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CNN Botches Uranium Enrichment Numbers

CNN logoEarlier today, the CNN network crawler put out incorrect information about Iran’s uranium enrichment.

The crawler stated that 3.67% is "roughly halfway to weapons grade." That is off by several magnitudes. The cited figure is actually well within the range of reactor grade, magnitudes away from weapons grade. Weapons grade uranium is enriched to at least 85%-90% U235, the fissile element.

Quoting the Smithsonian, "U-235, however, is fissile; it can start a nuclear reaction and sustain it. The 0.7% in naturally occurring uranium is not enough to make a bomb or even a nuclear reactor for a power plant. A power plant requires uranium with 3-4% U-235 (this is known as low-enriched or reactor-grade uranium).

Most importantly, a nuclear bomb needs uranium with a whopping 90% U-235 (highly enriched uranium)."

Here are our tweets reacting to this major error:

Indeed, facts matter.

UPDATE: NEI's Tom Kauffman just reached out with this additional comment:

It is physically impossible for a U.S. commercial reactor to explode like a nuclear weapon. The concentration of uranium-235 within the reactor fuel (3% to 5%) is far too low to be explosive and all U.S. commercial reactors are self-limiting. During power operations, when the temperature within the reactor reaches a predetermined level, the fission process is naturally suppressed so the power level cannot spike under any circumstances. And, by design, no one could intentionally or unintentionally alter a commercial nuclear reactor, its controls or its fuel to make it explode like a nuclear weapon.

A good reminder.


Bill said…
Doesn't seem off-the-wall to me.
According to the WNA, it takes 800 SWUs to enrich a ton of natural uranium to fuel grade, and 1300 SWUs to weapons-grade.

"The curve flattens out so much because the mass of material being enriched progressively diminishes to these amounts, from the original one tonne, so requires less effort relative to what has already been applied to progress a lot further in percentage enrichment. The relatively small increment of effort needed to achieve the increase from normal levels is the reason why enrichment plants are considered a sensitive technology in relation to preventing weapons proliferation, and are very tightly supervised under international agreements. Where this safeguards supervision is compromised or obstructed, as in Iran, concerns arise."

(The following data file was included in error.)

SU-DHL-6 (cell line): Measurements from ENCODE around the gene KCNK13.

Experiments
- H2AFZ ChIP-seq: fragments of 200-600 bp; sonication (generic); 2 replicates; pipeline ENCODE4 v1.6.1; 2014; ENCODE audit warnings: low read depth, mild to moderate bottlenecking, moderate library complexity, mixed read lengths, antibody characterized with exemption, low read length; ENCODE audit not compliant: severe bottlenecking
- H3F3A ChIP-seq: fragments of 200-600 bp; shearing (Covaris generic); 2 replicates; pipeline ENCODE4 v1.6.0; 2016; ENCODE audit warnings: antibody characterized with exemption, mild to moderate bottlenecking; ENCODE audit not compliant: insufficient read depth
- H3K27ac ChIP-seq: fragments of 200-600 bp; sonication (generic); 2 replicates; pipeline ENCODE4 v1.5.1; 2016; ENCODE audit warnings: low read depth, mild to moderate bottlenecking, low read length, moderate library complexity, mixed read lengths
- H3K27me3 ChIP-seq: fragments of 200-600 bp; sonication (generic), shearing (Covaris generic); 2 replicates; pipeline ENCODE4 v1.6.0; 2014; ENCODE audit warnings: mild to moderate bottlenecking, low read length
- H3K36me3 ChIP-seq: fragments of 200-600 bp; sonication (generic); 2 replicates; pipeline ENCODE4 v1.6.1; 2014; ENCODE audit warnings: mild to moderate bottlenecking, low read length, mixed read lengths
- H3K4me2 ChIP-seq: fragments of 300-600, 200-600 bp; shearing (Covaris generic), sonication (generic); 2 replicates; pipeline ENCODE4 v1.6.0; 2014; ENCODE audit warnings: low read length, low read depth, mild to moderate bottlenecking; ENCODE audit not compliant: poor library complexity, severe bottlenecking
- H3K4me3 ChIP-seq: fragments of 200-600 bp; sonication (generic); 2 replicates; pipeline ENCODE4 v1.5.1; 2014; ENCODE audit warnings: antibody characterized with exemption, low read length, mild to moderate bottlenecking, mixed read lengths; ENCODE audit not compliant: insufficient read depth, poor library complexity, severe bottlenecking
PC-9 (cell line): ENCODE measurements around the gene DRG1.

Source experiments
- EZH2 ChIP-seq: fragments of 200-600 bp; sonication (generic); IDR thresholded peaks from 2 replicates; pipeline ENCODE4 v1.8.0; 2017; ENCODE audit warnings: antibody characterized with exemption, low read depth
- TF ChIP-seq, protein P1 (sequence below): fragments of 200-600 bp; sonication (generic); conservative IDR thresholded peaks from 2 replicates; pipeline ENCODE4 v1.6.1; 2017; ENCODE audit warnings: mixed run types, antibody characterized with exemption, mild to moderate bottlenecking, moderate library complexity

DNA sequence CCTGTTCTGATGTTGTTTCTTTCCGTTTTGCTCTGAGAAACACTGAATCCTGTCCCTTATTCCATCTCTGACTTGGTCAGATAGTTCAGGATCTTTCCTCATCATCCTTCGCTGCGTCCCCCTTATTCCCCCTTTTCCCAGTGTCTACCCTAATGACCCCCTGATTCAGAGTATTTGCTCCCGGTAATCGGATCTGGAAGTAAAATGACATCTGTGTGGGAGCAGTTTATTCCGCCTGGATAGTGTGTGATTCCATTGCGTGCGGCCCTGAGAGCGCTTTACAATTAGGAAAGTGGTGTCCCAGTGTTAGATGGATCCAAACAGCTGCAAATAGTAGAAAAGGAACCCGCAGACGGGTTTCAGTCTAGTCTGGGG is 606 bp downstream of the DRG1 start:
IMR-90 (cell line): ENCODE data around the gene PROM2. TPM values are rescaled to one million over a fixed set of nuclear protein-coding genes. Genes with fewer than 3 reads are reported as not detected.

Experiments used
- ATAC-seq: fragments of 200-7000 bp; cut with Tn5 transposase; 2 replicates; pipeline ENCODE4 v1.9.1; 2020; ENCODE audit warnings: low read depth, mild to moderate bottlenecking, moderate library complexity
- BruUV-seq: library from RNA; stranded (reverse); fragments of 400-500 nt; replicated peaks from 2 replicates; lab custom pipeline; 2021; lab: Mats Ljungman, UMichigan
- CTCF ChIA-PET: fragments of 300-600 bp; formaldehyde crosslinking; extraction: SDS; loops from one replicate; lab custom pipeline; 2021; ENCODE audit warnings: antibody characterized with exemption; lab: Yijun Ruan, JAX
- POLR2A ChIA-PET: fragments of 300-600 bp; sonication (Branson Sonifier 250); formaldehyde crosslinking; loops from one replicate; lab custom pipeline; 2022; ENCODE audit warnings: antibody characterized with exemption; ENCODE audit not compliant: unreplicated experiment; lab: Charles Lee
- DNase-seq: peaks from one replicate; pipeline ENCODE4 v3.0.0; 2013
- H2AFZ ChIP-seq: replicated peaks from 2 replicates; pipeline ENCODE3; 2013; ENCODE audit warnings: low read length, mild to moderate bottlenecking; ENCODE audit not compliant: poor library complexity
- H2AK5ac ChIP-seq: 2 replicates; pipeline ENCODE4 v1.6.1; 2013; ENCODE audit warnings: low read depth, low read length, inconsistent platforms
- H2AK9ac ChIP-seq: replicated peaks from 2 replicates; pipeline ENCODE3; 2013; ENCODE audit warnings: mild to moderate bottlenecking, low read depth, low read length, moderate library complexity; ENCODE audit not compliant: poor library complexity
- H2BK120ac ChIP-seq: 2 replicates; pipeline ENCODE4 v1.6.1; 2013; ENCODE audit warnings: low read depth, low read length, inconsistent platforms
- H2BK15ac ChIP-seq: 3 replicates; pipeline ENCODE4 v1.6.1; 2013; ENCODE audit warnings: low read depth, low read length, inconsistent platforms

SteveK9 said…
Sadly we've become a 'war' country. We push for war, no matter what the question might be.
Pavel Podvig said…
It's not an error at all - in terms of separative work, 3.67% could well be half-way, depending on a number of choices regarding feed, tails assay, etc.
Jim Van Zandt said…
And if I remember correctly, enriching from 0.7 to 5 is much easier than from 70.7 to 75.
Anonymous said…
Enrichment is an exponential process with each cascade providing a fractional improvement. going from 0.72% -> ~5% is "about" half the SWU/ centrifuge stage required to get to HEU.

the same number of stages required to get to 5% would take 5% to 35%...

jimwg said…
NEI. PLEASE do an in-depth examination of nuclear energy and the media. I can't plead plainer than that about a hot-potato issue to most all nuclear blogs or orgs.

Gutsy thanks!

James Greenidge
Queens NY
(who witnessed shameful media lynching of Shoreham)
Anonymous said…
How many SWU are needed to enrich one kilogram of uranium from natural (0.7% U-235) to 3.7% U-235? Then, how many additional SWU are needed to go from 3.7% to 90%?

That's the question, and the answer is not intuitive.

Hint: It's not linear -- less SWU are needed to increase enrichment as the enrichment level of the original feed increases.

CNN might still be wrong; it seems unlikely that 3.7% is fully "half way" to 90%. But it's not directly proportionate to the percentage of enrichment.

Also, it's important to bear in mind that one need not have weapons-GRADE uranium (>90%) to make a nuclear bomb. Any high-enriched uranium (>20%) can be used; it's a question of the size of the critical mass. That's why HEU exists as a category in safeguards nomenclature in the first place.
Edwin Lyman said…
I'm sorry, but I don't understand the point of your objection.

CNN is referring to the relative quantities of separative work required to enrich natural uranium and 3.67%-enriched uranium to weapons-grade. In fact, 3.67% is more than halfway in terms of SWU requirements. It takes approximately 36% as many SWU to produce a given quantity of 90%-enriched HEU from 3.67%-enriched LEU as it takes to produce the same quantity from enriching natural uranium.

Moreover, nuclear weapons can be built with much lower enrichments. The technical definition of HEU is any enrichment greater than 20%. There are tradeoffs between the enrichment and the core weight, however.

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